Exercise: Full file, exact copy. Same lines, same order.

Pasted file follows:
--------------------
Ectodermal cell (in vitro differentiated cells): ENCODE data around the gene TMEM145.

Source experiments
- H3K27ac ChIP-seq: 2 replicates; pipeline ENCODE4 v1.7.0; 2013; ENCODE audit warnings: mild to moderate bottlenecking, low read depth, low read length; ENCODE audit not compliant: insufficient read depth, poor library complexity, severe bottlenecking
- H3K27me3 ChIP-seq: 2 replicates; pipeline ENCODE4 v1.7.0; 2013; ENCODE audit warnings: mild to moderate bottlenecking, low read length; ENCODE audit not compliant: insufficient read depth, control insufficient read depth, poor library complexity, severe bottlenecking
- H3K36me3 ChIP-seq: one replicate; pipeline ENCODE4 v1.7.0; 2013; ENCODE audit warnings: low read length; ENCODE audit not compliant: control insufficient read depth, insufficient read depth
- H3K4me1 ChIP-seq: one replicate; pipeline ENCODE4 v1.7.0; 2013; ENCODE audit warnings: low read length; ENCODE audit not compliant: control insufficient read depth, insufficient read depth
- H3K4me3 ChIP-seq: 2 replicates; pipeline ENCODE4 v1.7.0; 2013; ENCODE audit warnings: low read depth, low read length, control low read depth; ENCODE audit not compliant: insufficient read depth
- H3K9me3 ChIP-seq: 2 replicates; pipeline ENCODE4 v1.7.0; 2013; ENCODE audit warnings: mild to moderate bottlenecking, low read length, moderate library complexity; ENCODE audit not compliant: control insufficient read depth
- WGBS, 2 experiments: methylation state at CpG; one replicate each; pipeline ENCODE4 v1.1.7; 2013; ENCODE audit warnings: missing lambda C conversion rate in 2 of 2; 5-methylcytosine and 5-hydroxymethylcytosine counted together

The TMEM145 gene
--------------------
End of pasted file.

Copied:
Ectodermal cell (in vitro differentiated cells): ENCODE data around the gene TMEM145.

Source experiments
- H3K27ac ChIP-seq: 2 replicates; pipeline ENCODE4 v1.7.0; 2013; ENCODE audit warnings: mild to moderate bottlenecking, low read depth, low read length; ENCODE audit not compliant: insufficient read depth, poor library complexity, severe bottlenecking
- H3K27me3 ChIP-seq: 2 replicates; pipeline ENCODE4 v1.7.0; 2013; ENCODE audit warnings: mild to moderate bottlenecking, low read length; ENCODE audit not compliant: insufficient read depth, control insufficient read depth, poor library complexity, severe bottlenecking
- H3K36me3 ChIP-seq: one replicate; pipeline ENCODE4 v1.7.0; 2013; ENCODE audit warnings: low read length; ENCODE audit not compliant: control insufficient read depth, insufficient read depth
- H3K4me1 ChIP-seq: one replicate; pipeline ENCODE4 v1.7.0; 2013; ENCODE audit warnings: low read length; ENCODE audit not compliant: control insufficient read depth, insufficient read depth
- H3K4me3 ChIP-seq: 2 replicates; pipeline ENCODE4 v1.7.0; 2013; ENCODE audit warnings: low read depth, low read length, control low read depth; ENCODE audit not compliant: insufficient read depth
- H3K9me3 ChIP-seq: 2 replicates; pipeline ENCODE4 v1.7.0; 2013; ENCODE audit warnings: mild to moderate bottlenecking, low read length, moderate library complexity; ENCODE audit not compliant: control insufficient read depth
- WGBS, 2 experiments: methylation state at CpG; one replicate each; pipeline ENCODE4 v1.1.7; 2013; ENCODE audit warnings: missing lambda C conversion rate in 2 of 2; 5-methylcytosine and 5-hydroxymethylcytosine counted together

The TMEM145 gene